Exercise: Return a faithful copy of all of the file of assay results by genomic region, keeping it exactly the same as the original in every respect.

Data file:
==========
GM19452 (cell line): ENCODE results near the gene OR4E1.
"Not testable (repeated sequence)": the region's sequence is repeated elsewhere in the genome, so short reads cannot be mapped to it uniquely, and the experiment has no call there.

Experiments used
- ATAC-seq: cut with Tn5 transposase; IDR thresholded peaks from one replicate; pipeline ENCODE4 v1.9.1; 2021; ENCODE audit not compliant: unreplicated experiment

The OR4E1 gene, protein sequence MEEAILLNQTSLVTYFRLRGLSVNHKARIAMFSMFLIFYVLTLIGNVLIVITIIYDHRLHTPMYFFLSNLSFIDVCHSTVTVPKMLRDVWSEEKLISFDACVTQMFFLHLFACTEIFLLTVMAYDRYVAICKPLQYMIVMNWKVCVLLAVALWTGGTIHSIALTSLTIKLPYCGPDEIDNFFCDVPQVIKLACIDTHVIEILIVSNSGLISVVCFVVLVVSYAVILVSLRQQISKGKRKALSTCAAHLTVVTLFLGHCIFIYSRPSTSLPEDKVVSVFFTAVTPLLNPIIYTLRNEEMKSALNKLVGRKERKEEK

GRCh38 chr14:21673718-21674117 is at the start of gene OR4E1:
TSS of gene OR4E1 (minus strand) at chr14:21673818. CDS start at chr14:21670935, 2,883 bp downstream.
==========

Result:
GM19452 (cell line): ENCODE results near the gene OR4E1.
"Not testable (repeated sequence)": the region's sequence is repeated elsewhere in the genome, so short reads cannot be mapped to it uniquely, and the experiment has no call there.

Experiments used
- ATAC-seq: cut with Tn5 transposase; IDR thresholded peaks from one replicate; pipeline ENCODE4 v1.9.1; 2021; ENCODE audit not compliant: unreplicated experiment

The OR4E1 gene, protein sequence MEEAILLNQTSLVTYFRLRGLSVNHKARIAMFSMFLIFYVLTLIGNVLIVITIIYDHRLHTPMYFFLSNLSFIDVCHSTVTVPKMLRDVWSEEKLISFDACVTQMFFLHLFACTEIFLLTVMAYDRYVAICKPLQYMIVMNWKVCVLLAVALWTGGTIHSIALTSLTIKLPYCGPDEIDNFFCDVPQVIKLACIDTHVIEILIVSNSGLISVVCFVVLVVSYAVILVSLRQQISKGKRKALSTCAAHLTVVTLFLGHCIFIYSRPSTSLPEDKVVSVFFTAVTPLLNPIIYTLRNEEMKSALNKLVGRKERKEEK

GRCh38 chr14:21673718-21674117 is at the start of gene OR4E1:
TSS of gene OR4E1 (minus strand) at chr14:21673818. CDS start at chr14:21670935, 2,883 bp downstream.